Funding: Kickstarter or Family Loan?


4

Background I've been working on a video game for android devices (i.e. an app) for some months now, and I'm getting close to completing a solid, well polished product

I'm lucky enough to have an independent source of income, which just about pays my rent and food, but leaves little left at the end of each month to invest in the business

All I need to do to finish the app is pay some artists to create some of the spaceship models, background images and other artwork included in the app and any other promotional materials. The spaceships in particular will become the virtual goods sold in the app

I don't want to get VC funding for various reasons and the risk of the app failing is high, due to the fast-changing nature of the market, as well as other factors beyond my control. Bank loan is out for the same reasons

Fortunately I have two options for funding:

Kickstarter Campaign (www.kickstarter.com )

Pros:

  • Creates engagement with (potential) customers
  • Generates word-of-mouth
  • Provides qualitative feedback on product before it fully hits the market
  • No need to repay (basically free if you can persuade people)

Cons:

  • Generates very limited funds
  • Risk of failure if not enough backers found
Loan from Family Pros:
  • Can hire professional QA
  • Wider variety of virtual goods
  • More funds for other marketing activities

Cons:

  • Cash flow issues
  • Repayments dampen future growth
  • Tension with family members
The obvious answer is to do both, but I'm too honest to plead starving artist on kickstarter then take the loan anyway. (Also might generate bad PR if found out later).

Which would people recommend (or recommend something else entirely) and why?

Funding Finance Apps Loan

asked Jan 25 '12 at 11:32
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James Coote
130 points
Get up to $750,000 within 24 hours with a small business loan from Clarify Capital
  • Thanks for all the suggestions! I marked Chris' answer as that is the one I'll probably go with, not because the others are wrong – James Coote 6 years ago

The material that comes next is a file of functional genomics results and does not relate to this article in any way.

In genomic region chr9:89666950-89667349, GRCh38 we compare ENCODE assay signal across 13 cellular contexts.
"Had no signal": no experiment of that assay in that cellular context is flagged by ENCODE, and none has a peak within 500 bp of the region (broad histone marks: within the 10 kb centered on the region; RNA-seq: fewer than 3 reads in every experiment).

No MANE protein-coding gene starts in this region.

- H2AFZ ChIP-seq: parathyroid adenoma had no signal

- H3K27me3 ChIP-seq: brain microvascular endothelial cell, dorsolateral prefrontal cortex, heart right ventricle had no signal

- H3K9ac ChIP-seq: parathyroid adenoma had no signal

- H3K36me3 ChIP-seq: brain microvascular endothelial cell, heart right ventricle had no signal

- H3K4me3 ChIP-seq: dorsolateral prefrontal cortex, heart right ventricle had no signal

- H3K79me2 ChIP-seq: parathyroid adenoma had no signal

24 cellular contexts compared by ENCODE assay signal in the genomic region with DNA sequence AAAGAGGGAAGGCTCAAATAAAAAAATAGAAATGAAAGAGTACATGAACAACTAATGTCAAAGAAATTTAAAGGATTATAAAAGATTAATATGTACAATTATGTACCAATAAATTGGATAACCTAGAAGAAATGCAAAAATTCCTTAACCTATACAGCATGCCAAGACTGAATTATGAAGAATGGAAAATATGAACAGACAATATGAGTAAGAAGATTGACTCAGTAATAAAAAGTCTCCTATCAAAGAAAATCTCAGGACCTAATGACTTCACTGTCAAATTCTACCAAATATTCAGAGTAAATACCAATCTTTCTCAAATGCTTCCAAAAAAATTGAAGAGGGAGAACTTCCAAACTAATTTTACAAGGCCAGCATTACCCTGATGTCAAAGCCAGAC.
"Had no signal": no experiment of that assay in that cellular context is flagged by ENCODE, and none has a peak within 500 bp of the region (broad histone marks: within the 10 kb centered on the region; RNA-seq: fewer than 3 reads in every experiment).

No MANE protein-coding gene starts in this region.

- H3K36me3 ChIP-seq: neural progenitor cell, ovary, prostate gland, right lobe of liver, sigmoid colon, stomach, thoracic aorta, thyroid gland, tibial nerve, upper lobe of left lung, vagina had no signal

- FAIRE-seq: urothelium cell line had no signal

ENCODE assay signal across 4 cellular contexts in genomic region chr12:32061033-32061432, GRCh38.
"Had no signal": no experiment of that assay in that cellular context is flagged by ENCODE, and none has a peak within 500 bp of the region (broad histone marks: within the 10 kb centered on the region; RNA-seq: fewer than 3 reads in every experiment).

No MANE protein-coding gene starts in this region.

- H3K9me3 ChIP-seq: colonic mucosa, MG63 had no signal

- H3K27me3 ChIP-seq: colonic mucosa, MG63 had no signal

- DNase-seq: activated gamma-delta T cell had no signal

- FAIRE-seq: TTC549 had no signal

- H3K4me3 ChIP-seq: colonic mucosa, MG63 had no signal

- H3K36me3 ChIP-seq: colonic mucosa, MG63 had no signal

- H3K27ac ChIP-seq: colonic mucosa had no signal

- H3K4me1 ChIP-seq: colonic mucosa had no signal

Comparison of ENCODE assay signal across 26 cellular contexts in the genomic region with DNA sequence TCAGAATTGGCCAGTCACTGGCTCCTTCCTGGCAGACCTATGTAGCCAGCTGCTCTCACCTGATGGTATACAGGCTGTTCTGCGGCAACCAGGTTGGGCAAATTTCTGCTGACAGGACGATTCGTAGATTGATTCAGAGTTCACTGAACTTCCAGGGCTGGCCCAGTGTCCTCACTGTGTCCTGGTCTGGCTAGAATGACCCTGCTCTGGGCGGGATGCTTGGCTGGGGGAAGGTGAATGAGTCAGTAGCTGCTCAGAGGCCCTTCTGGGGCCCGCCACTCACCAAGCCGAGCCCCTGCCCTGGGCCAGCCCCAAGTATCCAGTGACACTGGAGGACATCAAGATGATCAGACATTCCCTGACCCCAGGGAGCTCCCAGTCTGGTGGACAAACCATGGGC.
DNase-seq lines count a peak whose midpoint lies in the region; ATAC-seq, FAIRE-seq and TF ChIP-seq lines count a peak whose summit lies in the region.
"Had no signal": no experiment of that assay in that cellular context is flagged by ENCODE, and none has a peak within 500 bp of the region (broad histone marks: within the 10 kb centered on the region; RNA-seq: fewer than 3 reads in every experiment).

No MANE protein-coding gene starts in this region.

4 Answers


3

"Risk of failure if not enough backers found"

A failed kickstarter is not a failure its just a chance to find more data about your potential customers base and try again. Second time around with a built in fan base.

answered Oct 28 '12 at 08:58
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User21359
31 points

3

If you need money in order to progress, and you can get it via Friends Family and Fools, then this is the quickest way to get your hands on it.

You list "Cash Flow Issues" as a con for using FFF. I would argue that in fact it's a PRO. You get cash, quickly, which means you can start generating income more quickly.

You also state that "Repayments dampen future growth". While it's true that what you have to pay back, can't be invested, a smaller growth over a longer time is better than not getting started at all.

Tension with family members - if you think that this is likely, then arrange the deal in a business like manner.

Depending on how much money you need and how favourable your FFFs are, perhaps you could persuade one or some of them to invest, rather than loan? Either way, you should warn them that there is a high likelihood of them not seeing their money back.

answered Jan 26 '12 at 01:57
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Nick Stevens
4,436 points

1

Well laid out post.

Why not combine the two via kickstarter / indiegogo? Create a campaign and promote it to your F&F.

This also helps with the downside of F&F fundraising: it causes tension because of the formality of the agreement and the expectation of a return (because it's called an investment). You don't need much money, so call it a grant/gift with some creative returns.

[Separately but not on point: it doesn't sound like you need a ton of design work done. I assume you've looked on places like dribbble or on freelancer sites to see if you can find a designer with a style you like, approach directly about doing the work?]

answered Jan 26 '12 at 02:57
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Chris Busselle
36 points
  • That's a nice idea actually. I may yet do that. I had a student friend lined up for some of the work but his laptop was stolen, so he's out until insurance stumps up for a replacement. – James Coote 6 years ago

1

You could also find an angel investor or an incubator like ycombinator

Kickster (and similar websites) does something more profound than just provide money. It finds you customers. One way to look at it is if there aren't enough backers then your app may not be that viable business product.

There are ton of reasons to stay away from family loan.

answered Jan 26 '12 at 17:33
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Iam
16 points

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